Days after Greece struck a landmark deal with creditors to enter bailout negotiations, both sides are struggling to come up with a solution to its pressing, short-term cash needs. Options are proving elusive.
By mid-day Tuesday, finance officials from the eurozone had come up with six options to keep Greece from defaulting on its debt obligations until the country finalizes a third bailout agreement worth 86 billion euros ($95.1 billion) about five weeks from now.
But for all of the options, there are at least as many reasons that make them unpalatable for some European governments - be it financial, legal or political.
"It's full of traps and snares," said Jeroen Dijsselbloem, head of the Eurogroup finance ministers. "We're looking at all the instruments and funds that we could use and all of them seem to have disadvantages or impossibilities or legal objections."
Overall, Greece needs 7 billion euros in July and another 5 billion by mid-August. A crucial deadline is approaching next Monday, when Athens must redeem 3.5 billion euros in maturing credit from the European Central Bank.
If it misses that payment, the ECB would cut off emergency liquidity funding for Greece's banking sector, leaving the banks - and, by extension, the country - insolvent.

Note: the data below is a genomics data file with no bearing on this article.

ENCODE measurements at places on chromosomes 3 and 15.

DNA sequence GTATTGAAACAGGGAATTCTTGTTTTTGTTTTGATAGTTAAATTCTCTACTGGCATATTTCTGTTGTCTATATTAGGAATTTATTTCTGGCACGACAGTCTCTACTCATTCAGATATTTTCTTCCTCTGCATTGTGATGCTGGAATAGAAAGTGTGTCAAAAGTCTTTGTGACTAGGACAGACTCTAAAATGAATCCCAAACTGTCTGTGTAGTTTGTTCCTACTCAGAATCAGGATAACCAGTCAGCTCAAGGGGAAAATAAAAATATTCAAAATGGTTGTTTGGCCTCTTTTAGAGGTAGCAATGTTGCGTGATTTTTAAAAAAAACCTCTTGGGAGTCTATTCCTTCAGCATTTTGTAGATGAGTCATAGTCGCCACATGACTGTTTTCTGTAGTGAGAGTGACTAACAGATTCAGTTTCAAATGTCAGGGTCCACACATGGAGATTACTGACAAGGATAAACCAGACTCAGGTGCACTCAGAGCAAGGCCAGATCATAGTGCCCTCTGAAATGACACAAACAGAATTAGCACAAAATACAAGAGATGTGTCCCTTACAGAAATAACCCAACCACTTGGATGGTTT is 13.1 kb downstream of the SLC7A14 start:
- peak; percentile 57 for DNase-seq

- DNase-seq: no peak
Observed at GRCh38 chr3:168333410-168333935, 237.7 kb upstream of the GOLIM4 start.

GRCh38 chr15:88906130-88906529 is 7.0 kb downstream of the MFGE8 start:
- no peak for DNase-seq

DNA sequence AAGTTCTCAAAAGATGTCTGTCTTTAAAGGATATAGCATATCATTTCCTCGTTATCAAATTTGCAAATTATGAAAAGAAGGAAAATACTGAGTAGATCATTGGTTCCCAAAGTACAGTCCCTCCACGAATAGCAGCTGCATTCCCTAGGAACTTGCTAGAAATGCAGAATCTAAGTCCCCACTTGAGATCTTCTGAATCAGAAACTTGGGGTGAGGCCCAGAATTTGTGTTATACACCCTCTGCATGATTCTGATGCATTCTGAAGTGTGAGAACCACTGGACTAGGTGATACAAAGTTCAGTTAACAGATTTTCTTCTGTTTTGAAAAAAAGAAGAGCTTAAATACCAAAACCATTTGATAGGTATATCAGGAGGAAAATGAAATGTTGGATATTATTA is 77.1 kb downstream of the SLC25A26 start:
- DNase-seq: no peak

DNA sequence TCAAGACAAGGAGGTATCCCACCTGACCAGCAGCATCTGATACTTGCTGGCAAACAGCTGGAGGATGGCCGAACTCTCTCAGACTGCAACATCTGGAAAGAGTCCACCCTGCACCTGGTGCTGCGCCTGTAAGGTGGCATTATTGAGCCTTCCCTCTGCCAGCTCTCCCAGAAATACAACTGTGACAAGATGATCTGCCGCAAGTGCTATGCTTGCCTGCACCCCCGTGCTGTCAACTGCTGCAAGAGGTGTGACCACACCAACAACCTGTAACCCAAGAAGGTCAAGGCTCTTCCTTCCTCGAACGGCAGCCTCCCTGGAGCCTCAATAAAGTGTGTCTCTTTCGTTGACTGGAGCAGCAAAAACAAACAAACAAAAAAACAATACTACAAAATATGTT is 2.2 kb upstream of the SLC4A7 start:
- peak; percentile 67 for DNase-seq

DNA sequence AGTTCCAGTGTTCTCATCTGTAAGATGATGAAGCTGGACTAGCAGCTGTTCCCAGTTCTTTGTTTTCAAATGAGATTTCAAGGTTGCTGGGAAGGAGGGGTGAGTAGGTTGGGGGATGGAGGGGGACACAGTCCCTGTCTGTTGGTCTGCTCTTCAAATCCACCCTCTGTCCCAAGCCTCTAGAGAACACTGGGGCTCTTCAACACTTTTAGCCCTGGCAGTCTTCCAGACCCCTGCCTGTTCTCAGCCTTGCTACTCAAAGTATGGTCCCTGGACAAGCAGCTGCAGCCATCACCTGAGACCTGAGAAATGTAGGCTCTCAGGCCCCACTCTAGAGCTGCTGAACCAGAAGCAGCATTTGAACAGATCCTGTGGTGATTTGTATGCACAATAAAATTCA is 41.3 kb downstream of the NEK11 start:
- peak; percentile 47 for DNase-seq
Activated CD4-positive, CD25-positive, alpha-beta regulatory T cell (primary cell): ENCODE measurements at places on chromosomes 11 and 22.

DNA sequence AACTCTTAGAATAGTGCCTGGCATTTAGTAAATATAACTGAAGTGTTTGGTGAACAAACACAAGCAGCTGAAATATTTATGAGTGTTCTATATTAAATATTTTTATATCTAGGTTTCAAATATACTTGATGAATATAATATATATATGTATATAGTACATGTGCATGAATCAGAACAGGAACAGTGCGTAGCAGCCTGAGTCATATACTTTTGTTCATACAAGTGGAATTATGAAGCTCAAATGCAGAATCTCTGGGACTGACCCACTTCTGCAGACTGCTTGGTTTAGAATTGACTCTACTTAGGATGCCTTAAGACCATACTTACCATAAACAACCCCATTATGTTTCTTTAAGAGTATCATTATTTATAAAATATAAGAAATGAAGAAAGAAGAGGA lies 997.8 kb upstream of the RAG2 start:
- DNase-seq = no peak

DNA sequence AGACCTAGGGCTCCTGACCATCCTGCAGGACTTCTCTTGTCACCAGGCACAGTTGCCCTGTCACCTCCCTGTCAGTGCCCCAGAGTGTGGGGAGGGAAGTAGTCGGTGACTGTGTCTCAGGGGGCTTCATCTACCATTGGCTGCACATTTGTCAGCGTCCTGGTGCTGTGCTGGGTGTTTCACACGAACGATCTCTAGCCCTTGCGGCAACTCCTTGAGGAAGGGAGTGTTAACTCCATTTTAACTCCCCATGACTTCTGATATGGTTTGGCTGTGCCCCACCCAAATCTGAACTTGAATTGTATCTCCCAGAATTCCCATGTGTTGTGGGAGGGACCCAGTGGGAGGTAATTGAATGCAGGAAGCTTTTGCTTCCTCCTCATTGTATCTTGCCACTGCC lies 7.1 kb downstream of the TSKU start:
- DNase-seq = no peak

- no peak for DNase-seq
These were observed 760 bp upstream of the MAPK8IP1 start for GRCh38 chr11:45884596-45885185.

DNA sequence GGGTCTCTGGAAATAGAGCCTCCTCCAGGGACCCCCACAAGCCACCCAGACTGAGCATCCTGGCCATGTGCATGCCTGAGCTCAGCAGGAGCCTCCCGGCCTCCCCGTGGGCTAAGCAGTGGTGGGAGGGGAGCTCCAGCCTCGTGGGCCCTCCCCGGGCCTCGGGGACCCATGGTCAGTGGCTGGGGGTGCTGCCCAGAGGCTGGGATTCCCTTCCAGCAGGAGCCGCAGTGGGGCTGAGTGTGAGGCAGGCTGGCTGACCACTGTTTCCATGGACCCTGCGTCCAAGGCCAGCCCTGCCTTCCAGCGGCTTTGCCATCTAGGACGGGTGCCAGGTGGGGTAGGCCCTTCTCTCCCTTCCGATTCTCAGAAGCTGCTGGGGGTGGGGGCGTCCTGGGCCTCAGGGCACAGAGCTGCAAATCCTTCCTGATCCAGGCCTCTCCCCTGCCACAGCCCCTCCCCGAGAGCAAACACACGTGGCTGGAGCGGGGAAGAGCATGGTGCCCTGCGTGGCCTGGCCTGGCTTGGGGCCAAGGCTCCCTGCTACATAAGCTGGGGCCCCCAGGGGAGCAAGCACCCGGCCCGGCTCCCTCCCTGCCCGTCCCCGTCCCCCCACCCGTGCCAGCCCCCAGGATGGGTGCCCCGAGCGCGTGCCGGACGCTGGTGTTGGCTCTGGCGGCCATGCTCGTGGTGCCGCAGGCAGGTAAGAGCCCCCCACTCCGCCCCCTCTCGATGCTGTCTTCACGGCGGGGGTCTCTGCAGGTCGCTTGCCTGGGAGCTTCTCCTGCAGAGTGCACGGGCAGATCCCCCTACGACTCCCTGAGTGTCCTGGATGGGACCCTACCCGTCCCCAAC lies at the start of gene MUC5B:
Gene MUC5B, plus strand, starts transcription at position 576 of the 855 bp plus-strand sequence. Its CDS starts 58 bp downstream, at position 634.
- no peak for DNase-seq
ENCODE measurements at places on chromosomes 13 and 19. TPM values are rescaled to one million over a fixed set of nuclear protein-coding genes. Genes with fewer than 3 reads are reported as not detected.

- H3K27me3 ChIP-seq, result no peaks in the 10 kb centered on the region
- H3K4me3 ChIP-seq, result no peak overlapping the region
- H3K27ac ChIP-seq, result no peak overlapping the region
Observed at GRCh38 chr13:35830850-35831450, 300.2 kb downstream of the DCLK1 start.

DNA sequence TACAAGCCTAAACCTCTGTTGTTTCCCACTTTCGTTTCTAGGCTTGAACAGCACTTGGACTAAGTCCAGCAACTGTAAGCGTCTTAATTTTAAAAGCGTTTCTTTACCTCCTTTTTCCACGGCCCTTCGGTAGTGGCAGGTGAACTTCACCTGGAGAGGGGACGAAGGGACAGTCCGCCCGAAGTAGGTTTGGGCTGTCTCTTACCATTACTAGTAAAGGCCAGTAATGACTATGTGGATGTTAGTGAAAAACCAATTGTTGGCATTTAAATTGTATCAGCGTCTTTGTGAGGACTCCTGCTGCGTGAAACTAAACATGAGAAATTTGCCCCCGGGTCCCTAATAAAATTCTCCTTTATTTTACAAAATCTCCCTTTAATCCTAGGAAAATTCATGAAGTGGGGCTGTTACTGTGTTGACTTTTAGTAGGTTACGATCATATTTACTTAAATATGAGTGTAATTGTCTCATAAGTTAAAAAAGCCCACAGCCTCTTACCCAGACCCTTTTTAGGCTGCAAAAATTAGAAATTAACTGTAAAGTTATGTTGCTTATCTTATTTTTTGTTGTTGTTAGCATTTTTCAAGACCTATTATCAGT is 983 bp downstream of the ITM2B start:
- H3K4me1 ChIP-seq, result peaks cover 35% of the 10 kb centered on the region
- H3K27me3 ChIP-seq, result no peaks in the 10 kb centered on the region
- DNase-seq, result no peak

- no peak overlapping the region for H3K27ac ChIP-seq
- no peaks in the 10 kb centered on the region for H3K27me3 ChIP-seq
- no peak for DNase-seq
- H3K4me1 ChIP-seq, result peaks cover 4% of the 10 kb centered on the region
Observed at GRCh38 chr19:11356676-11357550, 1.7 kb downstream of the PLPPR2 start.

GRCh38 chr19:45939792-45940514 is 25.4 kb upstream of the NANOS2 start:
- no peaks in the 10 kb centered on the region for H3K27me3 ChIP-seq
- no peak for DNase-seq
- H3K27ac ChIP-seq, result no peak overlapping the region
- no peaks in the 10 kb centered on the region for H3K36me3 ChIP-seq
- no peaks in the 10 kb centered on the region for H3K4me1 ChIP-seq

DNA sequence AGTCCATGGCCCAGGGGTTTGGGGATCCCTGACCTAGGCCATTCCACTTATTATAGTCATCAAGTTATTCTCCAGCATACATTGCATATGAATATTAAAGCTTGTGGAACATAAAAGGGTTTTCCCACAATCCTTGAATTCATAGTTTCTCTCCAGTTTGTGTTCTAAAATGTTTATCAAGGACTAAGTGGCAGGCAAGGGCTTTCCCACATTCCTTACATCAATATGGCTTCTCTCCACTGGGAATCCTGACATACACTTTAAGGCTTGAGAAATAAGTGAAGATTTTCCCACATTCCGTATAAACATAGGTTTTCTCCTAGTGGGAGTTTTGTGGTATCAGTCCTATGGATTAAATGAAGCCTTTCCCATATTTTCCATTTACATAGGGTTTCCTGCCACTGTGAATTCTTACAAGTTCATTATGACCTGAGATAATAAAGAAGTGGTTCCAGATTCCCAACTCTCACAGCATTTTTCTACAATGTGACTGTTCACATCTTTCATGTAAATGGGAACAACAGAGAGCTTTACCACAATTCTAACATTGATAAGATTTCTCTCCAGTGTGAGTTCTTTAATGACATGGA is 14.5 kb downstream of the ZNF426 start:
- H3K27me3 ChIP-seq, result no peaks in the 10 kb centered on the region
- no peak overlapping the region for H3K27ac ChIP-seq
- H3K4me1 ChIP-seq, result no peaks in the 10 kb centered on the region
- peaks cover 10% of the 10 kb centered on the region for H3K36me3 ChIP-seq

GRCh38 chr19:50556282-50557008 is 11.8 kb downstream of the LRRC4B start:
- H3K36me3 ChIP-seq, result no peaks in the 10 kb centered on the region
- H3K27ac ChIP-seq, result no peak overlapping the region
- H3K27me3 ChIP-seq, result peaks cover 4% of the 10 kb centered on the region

Greece already missed a second payment to the International Monetary Fund (IMF) on Monday, just hours after it had reached a last-minute agreement for financial aid in exchange for hard austerity measures.
But even so, some of Europe's more hawkish finance chiefs, such as Finland's Alexander Stubb, have warned that it would be "very difficult for any member state to put forward fresh money without any conditionality."
Some of the six options that have been discussed by deputy finance ministers in the Euro Working Group have included providing Athens with bilateral loans from other eurozone member states or having the ECB transfer 3.5 billion euros in profits it made holding Greek bonds.
Another proposal saw German Finance Minister Wolfgang Schäuble, an already unpopular personality in Greece, float the idea of creating IOU's with which Athens could pay its pensions and other bills, thereby saving its precious euros for paying down debt.
But that option was sure to be controversial as it would presumably be seen as a first step toward a return to the Greek drachma.
Officials have also suggested making use of any of the 13.2 billion euros still available in the European Financial Stability Mechanism (EFSM), the mini-bailout fund set up in 2010, but that would require consent from all 28 European Union members, including ones that don't use the euro.
That's one thing that Britain has made very clear that it will not support - and European officials didn't press London, eager to not stoke any anti-European sentiment before the United Kingdom votes on its EU membership by 2017.
But even so, there was still some room left for optimism in Brussels.
"I never underestimate the capacity of European lawyers and economists to come up with a solution," Finland's Stubb said.
cjc/jd (Reuters, AFP, dpa)